September 24, 2010 § 7 Comments
Atheist Climber Blog is turning One year old on October 10! Yay! And I remember like yesterday thinking “Do I have anything to write about? Will anyone care? Will anyone read it?” I just wish I had taken more baby photos!
Well you have all spoken to me by visiting and commenting on my blog. My measure of success has been reflected in the blog stats with over 60,000 page hits, over 100 subscribers, and more than 1500 comments for the 100+ articles and videos I have posted. This far surpasses my expectations and for that I thank you all.
To celebrate, I am in the process of interviewing a selection of prominent figures in humanism, atheism, science and critical thinking. Most of these will be in the form of written interviews, but who knows? I might, down the track, do some video or audio interviews too. This will be dependent on how these interviews are received by my readers.
I don’t want to say too much at this stage, but suffice to say, I already have confirmation from a few very prominent and important people who I’m sure you’d recognise. More information to come. So stay tuned!
The first interview will be published on Atheist Climber Blog’s first birthday, October 10, 2010. So come celebrate with me, and feed your brain with the words of some great thinkers.
September 23, 2010 § Leave a comment
One thing I didn’t mention in the last article was one of the other negative side-effects of negative thinking. When people think negatively, and believe negatively, they tend to become more insular. The tendency can be to protect ones own family and immediate kin (culture or religious group), and everyone else can fend for themselves. This tendency to fall back into our own ranks doesn’t help anyone except those immediately surrounding us. But this is not the time to be completely selfish. In fact, if anything, selfishness and self interest is going to be our undoing.
It just so happens that today I was sent this TED talk link below. From the page: “Statistician Nic Marks asks why we measure a nation’s success by its productivity — instead of by the happiness and well-being of its people.” In this talk, Nic talks of the psychological dangers of negativity in a time when positivity is sorely needed. From the Video:
“For too long, we have peddled a nightmarish visionof what’s going to happen. We have focused on the worst-case scenario. We have focused on the problems. And we have not thought enough about the solutions. We’ve used fear, if you like, to grab people’s attention. And any psychologist will tell you that fear in the organism is linked to flight mechanism. It’s part of the fight and flight mechanism, that when an animal is frightened –think of a deer. A deer freezes very, very still,poised to run away. And I think that’s what we’re doing when we’re asking people to engage with our agenda around environmental degradation and climate change. People are freezing and running away because we’re using fear. And I think the environmental movement has to grow up and start to think about what progress is.”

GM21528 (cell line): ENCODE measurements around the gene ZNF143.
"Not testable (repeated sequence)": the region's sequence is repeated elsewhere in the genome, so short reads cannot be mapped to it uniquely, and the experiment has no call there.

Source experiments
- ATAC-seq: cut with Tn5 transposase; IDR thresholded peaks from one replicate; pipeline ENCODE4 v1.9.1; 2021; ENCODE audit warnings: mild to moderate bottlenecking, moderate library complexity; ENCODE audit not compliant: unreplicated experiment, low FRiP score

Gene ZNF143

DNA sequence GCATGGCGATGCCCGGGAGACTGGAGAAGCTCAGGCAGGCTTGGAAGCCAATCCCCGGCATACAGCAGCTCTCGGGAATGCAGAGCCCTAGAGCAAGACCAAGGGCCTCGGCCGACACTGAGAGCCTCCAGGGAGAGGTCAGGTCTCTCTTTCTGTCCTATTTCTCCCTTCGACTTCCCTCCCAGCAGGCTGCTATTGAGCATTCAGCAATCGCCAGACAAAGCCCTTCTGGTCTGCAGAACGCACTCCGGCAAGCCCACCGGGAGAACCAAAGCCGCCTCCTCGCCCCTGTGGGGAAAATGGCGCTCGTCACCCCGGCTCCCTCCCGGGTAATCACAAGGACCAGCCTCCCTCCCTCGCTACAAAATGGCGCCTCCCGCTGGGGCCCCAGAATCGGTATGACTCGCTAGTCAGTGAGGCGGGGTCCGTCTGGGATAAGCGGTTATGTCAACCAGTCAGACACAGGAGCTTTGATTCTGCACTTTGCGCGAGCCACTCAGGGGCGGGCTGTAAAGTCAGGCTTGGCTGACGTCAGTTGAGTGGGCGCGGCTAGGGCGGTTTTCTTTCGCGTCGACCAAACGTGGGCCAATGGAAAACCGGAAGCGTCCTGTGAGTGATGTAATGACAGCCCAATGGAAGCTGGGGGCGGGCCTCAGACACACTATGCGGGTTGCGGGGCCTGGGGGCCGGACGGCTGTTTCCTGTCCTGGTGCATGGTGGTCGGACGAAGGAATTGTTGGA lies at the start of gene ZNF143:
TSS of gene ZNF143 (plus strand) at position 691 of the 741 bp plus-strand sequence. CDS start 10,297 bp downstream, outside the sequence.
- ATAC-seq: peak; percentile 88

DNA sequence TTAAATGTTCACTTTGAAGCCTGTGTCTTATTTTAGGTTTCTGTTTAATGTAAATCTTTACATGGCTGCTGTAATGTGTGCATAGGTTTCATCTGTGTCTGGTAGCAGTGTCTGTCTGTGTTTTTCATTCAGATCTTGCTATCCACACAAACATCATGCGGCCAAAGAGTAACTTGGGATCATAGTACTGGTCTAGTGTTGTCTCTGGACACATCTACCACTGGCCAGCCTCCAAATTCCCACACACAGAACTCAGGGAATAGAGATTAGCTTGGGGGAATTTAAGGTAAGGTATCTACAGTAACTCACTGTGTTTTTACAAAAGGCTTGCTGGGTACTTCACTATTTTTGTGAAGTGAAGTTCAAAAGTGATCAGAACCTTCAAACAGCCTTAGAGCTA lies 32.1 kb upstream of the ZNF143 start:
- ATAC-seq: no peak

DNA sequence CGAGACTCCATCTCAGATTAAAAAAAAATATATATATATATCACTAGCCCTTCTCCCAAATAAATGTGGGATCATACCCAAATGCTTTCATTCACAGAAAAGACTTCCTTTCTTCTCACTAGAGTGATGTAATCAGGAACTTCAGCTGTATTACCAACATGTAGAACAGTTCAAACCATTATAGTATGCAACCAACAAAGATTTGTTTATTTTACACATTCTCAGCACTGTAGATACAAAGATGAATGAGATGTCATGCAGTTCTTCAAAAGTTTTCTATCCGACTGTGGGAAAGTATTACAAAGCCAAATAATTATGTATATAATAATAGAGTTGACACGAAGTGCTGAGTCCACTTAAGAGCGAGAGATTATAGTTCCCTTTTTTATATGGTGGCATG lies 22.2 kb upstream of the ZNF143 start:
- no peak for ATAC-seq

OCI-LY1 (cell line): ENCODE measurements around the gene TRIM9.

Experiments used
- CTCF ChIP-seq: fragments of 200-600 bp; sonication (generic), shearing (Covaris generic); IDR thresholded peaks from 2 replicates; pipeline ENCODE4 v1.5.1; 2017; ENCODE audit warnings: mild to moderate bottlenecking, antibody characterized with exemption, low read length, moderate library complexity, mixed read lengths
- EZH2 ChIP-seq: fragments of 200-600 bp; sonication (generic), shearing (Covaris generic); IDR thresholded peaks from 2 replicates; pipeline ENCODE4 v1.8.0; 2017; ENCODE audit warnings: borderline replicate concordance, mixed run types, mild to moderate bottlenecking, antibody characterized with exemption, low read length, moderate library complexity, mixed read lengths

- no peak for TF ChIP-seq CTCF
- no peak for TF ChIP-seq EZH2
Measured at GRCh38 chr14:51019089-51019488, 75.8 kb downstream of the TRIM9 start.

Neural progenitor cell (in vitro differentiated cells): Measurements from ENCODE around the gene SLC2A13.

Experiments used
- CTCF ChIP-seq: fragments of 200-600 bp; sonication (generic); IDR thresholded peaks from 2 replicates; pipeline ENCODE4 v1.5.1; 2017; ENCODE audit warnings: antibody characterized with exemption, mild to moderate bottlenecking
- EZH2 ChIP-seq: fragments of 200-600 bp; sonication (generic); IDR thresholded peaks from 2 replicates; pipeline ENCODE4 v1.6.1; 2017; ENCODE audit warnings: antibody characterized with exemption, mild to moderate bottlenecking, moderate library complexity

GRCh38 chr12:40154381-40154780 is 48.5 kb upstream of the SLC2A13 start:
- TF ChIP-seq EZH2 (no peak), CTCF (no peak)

September 22, 2010 § 2 Comments
The world is in some real strife at the moment. We are approaching a point where experts believe that we will live in an unsustainable way within the next few years, and the population of Earth will reach 9 billion by the middle of this century. While it is true that, for the majority of people living on Earth today, our lives have improved in health and longevity, many of the poorest people are poorer than ever. Some countries like the USA are using on average up to 5 times the amount of resources than is viably sustainable on this planet, and in countries like India, population growth is out of control. The earth is unwell, and we are the cause of this illness.
I recently posted the RSA Animate video “Smile Or Die” on my blog, in which Barbara Ehrenreich talks about the darker side of positive thinking. She talks about “The Secret” and how it is misleading people into thinking that if you think positively enough about something, it will happen. If it doesn’t happen it’s because you weren’t thinking positively enough, or you were never meant to have it.
I totally agree with her in this sense, that positive thinking by itself is useless, except in that it may make you have a better outlook in general. But if you never act on these positive thoughts, all you are doing is effectively throwing your money into a wishing well and hoping for things to get better. I see the idea of The Secret and the idea of prayer in the same light. So many people put their hopes into the “hands of the divine” rather than actively doing something about their situation. Be it Oprah or The Bible, hoping for good things passively is not very helpful for anyone.
I can understand that when people are in times of extreme distress, where a bad situation is out of their hands, like after a natural disaster, in wartime, during times of illness and death, that one might feel less helpless if they at least hope or pray for better times, or to be delivered from a bad situation. This action alone, however, is as useless as masturbation. It might make you feel good for a while, but it won’t achieve much.
What has all this got to do with the state of the world? Well, with the world being in such a state as it is, and with dire warnings from the likes of Stephen Hawking, telling us we “abandon Earth or face extinction”, it’s easy to fall back into an attitude that everything is hopeless. And I see increasingly an attitude among people who know of the plight of the planet which is “We are all doomed, nothing we do matters, why bother trying?” And this is further exacerbated by the media and its constant portrayal of all the bad things which are happening on and to the Earth. Apart from the aforementioned population and climate problems, we constantly see terrorist warnings, financial warnings, product recall warnings, disease outbreak scares, apparent increases of violence on our streets and the like. These constant warnings compound people’s tendency to fall back on the negativity that we all feel at times. It all seems hopeless.